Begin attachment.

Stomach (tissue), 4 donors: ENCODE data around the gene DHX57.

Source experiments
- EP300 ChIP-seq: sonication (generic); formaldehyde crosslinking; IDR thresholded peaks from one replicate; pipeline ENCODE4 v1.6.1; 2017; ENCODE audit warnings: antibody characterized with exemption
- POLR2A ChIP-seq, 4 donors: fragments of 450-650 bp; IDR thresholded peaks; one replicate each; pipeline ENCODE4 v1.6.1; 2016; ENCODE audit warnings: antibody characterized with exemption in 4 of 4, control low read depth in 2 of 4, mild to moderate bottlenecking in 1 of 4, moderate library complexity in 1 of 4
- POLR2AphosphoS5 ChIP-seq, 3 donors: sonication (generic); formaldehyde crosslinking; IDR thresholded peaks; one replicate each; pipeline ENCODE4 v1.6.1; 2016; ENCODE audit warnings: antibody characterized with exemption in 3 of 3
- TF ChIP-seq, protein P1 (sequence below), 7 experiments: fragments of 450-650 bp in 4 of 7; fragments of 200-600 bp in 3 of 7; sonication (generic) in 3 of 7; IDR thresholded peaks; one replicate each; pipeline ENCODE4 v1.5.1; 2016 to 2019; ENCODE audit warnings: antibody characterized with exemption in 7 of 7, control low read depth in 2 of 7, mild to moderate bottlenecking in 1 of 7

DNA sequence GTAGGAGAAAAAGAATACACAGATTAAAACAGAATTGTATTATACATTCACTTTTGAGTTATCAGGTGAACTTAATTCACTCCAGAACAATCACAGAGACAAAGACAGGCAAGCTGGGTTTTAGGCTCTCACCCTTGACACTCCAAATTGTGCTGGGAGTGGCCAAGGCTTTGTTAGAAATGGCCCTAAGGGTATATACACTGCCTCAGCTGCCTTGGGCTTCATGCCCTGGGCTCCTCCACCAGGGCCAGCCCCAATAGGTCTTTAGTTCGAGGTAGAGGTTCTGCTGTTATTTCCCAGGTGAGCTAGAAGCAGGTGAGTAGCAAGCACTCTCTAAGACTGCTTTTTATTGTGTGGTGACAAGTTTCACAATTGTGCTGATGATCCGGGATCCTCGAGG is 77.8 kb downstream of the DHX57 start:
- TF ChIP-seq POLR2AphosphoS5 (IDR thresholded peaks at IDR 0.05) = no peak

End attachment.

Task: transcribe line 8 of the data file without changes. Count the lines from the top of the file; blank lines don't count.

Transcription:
- TF ChIP-seq POLR2AphosphoS5 (IDR thresholded peaks at IDR 0.05) = no peak